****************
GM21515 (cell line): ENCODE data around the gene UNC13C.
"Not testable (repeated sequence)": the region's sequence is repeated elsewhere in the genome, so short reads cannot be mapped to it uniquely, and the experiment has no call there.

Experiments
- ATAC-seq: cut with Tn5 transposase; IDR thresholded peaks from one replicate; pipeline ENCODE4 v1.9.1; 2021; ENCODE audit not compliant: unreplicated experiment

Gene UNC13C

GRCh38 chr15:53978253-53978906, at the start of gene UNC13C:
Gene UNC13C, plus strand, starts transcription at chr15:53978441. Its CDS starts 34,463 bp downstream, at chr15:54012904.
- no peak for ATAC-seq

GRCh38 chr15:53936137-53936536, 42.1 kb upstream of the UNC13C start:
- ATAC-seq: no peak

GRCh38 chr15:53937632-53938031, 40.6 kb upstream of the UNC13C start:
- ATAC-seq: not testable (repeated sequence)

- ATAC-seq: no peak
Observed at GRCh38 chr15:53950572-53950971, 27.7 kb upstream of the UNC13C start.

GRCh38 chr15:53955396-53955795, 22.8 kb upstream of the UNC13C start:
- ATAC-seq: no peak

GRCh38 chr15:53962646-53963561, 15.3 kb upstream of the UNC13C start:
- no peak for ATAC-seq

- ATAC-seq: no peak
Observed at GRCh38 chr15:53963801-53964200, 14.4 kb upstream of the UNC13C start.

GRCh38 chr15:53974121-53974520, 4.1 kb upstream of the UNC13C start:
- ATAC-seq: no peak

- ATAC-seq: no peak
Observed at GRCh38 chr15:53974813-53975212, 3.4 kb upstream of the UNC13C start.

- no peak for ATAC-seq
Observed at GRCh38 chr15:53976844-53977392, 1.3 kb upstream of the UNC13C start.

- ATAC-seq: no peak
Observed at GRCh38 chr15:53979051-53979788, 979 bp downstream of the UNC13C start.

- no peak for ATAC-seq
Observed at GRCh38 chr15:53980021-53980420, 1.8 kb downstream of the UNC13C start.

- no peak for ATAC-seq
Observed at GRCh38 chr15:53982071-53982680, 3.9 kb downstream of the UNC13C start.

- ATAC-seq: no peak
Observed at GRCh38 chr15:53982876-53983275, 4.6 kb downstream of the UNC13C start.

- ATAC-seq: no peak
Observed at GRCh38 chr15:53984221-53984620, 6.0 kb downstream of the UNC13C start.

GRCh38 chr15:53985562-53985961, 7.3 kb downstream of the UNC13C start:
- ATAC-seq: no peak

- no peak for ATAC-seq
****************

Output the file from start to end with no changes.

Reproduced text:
GM21515 (cell line): ENCODE data around the gene UNC13C.
"Not testable (repeated sequence)": the region's sequence is repeated elsewhere in the genome, so short reads cannot be mapped to it uniquely, and the experiment has no call there.

Experiments
- ATAC-seq: cut with Tn5 transposase; IDR thresholded peaks from one replicate; pipeline ENCODE4 v1.9.1; 2021; ENCODE audit not compliant: unreplicated experiment

Gene UNC13C

GRCh38 chr15:53978253-53978906, at the start of gene UNC13C:
Gene UNC13C, plus strand, starts transcription at chr15:53978441. Its CDS starts 34,463 bp downstream, at chr15:54012904.
- no peak for ATAC-seq

GRCh38 chr15:53936137-53936536, 42.1 kb upstream of the UNC13C start:
- ATAC-seq: no peak

GRCh38 chr15:53937632-53938031, 40.6 kb upstream of the UNC13C start:
- ATAC-seq: not testable (repeated sequence)

- ATAC-seq: no peak
Observed at GRCh38 chr15:53950572-53950971, 27.7 kb upstream of the UNC13C start.

GRCh38 chr15:53955396-53955795, 22.8 kb upstream of the UNC13C start:
- ATAC-seq: no peak

GRCh38 chr15:53962646-53963561, 15.3 kb upstream of the UNC13C start:
- no peak for ATAC-seq

- ATAC-seq: no peak
Observed at GRCh38 chr15:53963801-53964200, 14.4 kb upstream of the UNC13C start.

GRCh38 chr15:53974121-53974520, 4.1 kb upstream of the UNC13C start:
- ATAC-seq: no peak

- ATAC-seq: no peak
Observed at GRCh38 chr15:53974813-53975212, 3.4 kb upstream of the UNC13C start.

- no peak for ATAC-seq
Observed at GRCh38 chr15:53976844-53977392, 1.3 kb upstream of the UNC13C start.

- ATAC-seq: no peak
Observed at GRCh38 chr15:53979051-53979788, 979 bp downstream of the UNC13C start.

- no peak for ATAC-seq
Observed at GRCh38 chr15:53980021-53980420, 1.8 kb downstream of the UNC13C start.

- no peak for ATAC-seq
Observed at GRCh38 chr15:53982071-53982680, 3.9 kb downstream of the UNC13C start.

- ATAC-seq: no peak
Observed at GRCh38 chr15:53982876-53983275, 4.6 kb downstream of the UNC13C start.

- ATAC-seq: no peak
Observed at GRCh38 chr15:53984221-53984620, 6.0 kb downstream of the UNC13C start.

GRCh38 chr15:53985562-53985961, 7.3 kb downstream of the UNC13C start:
- ATAC-seq: no peak

- no peak for ATAC-seq